The first thing you need to get to grips with is that particles are waves. This can be shown with a simple experiment called the double slit experiment, which I will attempt to explain.
Imagine a water wave travelling across a tank. Then imagine you place a wall in the middle of the tank, and place two thin slits in it. If you create a wave (by dropping a stone etc) on one side of the wall, it will travel through the two slits and interfere like this.
The double slit experiment does the same thing, but for light. If you have a wall with two slits in it and shine a beam of light through the slits onto a flat screen behind, you can see a similar interference pattern on the screen.
This shows that light acts as a wave.
Now imagine that rather than a beam of light you can create a steady stream of electrons. Electrons are a small "fundamental" particle ("fundamental" means they cannot be broken down into smaller components). If you point your electron stream at your two slits you will see a very similar interference pattern as before! Until this experiment was done it was believed that electrons were solid particles (like billiard balls), but this showed that they also act as a wave!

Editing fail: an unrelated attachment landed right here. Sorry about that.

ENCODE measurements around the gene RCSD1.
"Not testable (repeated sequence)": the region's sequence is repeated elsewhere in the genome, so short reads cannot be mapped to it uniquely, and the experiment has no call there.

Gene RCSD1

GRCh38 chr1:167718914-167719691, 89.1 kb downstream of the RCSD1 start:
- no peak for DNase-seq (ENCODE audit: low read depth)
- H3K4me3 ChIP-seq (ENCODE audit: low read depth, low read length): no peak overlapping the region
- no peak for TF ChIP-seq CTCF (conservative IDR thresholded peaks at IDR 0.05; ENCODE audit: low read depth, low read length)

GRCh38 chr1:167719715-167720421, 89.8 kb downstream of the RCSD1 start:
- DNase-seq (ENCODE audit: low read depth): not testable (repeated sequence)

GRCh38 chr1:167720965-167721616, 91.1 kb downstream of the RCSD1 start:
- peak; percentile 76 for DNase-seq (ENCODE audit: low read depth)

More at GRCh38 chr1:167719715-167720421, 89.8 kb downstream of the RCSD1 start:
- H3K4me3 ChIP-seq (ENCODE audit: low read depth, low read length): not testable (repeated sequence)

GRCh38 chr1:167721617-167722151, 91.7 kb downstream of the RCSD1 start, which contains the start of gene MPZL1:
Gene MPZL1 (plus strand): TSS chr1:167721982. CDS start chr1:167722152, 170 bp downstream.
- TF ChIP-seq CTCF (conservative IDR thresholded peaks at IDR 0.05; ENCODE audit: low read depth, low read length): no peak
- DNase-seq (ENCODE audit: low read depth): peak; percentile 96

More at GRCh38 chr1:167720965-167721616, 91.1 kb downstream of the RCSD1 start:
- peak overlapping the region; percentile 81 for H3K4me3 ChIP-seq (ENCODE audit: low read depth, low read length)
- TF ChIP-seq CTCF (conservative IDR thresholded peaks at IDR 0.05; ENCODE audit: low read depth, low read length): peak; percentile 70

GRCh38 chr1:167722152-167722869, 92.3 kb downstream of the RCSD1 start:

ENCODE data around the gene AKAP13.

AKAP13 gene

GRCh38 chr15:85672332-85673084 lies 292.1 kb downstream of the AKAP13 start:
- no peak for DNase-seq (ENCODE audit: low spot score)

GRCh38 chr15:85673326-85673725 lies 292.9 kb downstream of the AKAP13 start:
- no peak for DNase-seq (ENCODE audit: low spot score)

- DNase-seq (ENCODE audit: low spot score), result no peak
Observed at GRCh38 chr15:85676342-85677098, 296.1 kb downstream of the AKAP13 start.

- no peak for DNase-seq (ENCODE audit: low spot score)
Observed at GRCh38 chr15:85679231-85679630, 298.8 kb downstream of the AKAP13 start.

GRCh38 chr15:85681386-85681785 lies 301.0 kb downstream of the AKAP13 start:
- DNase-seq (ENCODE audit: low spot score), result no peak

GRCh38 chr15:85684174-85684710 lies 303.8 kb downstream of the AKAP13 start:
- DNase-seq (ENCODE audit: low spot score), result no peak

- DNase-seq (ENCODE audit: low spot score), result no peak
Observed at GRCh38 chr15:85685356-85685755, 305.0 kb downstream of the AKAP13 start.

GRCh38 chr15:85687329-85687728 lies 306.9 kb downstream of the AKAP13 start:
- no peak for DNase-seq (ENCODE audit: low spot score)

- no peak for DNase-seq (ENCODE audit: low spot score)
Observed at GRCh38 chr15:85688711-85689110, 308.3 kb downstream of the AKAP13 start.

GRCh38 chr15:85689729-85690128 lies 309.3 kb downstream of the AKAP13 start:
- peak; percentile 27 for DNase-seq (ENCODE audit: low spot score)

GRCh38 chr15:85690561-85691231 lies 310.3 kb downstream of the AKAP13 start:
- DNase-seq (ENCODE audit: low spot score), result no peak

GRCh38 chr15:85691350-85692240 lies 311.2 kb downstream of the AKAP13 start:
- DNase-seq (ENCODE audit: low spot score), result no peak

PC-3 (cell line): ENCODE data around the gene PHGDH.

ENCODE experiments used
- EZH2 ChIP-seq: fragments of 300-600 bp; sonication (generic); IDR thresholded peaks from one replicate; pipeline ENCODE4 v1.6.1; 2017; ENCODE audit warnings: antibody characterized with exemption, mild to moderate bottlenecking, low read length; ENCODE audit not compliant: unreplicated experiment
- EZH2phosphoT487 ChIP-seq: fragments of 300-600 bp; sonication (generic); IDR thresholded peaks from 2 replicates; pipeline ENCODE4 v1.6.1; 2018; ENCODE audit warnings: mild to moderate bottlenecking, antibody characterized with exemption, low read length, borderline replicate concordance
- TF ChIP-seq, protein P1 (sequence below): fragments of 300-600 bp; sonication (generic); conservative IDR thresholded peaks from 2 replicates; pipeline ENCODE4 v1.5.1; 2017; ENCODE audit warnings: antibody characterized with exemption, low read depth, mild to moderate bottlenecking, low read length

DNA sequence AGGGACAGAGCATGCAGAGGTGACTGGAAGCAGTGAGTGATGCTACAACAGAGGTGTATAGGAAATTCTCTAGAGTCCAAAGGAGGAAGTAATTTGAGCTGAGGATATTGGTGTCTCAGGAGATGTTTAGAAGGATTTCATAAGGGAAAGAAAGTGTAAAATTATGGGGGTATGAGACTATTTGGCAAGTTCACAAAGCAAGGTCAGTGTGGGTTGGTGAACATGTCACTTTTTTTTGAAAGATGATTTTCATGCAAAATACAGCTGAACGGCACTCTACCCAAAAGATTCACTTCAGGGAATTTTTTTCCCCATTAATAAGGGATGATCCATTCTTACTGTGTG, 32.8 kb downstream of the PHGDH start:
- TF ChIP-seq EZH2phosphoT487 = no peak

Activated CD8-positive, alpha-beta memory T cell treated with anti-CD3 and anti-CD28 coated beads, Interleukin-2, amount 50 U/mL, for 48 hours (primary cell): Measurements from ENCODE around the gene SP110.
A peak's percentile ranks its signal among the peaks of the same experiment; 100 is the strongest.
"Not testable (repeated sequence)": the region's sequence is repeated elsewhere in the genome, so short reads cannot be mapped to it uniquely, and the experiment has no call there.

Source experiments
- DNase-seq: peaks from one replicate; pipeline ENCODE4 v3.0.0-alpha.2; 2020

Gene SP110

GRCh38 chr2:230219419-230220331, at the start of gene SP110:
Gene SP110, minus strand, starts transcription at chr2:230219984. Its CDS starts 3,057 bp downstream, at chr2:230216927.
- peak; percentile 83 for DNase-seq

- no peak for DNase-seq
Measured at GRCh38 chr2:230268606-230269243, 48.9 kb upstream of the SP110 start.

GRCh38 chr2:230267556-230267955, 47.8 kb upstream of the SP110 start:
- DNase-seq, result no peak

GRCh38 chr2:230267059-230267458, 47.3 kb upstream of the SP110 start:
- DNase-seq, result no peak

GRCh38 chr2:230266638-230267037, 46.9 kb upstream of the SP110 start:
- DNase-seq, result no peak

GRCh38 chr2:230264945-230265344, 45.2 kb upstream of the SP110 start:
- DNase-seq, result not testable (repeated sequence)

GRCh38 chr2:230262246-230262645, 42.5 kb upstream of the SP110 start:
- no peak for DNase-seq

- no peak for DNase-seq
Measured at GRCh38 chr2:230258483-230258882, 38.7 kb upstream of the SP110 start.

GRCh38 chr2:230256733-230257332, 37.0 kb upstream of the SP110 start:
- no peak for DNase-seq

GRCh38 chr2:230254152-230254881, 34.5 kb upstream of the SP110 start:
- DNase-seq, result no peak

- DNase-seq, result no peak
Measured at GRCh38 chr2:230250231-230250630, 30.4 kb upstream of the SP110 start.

Since we have shown that particles can also show wave-like properties, can we show that waves can have particle-like properties? It was shown by Einstein and Arthur Compton that light can in fact be shown to be made up of particles, due to the fact that light must have momentum.
This is known as wave-particle duality.
As I said at the beginning, waves and particles are the same thing. There are some "waves" like electromagnetic waves which make particles move. These are only called "waves" because it is easier to model and calculate that way. It is possible to describe the interaction as 2 (or more) particles (but it is considerably more difficult).
I hope this answers your question.